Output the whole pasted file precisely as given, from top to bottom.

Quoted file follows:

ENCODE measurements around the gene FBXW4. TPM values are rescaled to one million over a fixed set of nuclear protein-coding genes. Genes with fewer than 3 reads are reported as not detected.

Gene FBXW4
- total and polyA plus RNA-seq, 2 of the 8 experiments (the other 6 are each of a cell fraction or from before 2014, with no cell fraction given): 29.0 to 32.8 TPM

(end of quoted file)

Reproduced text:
ENCODE measurements around the gene FBXW4. TPM values are rescaled to one million over a fixed set of nuclear protein-coding genes. Genes with fewer than 3 reads are reported as not detected.

Gene FBXW4
- total and polyA plus RNA-seq, 2 of the 8 experiments (the other 6 are each of a cell fraction or from before 2014, with no cell fraction given): 29.0 to 32.8 TPM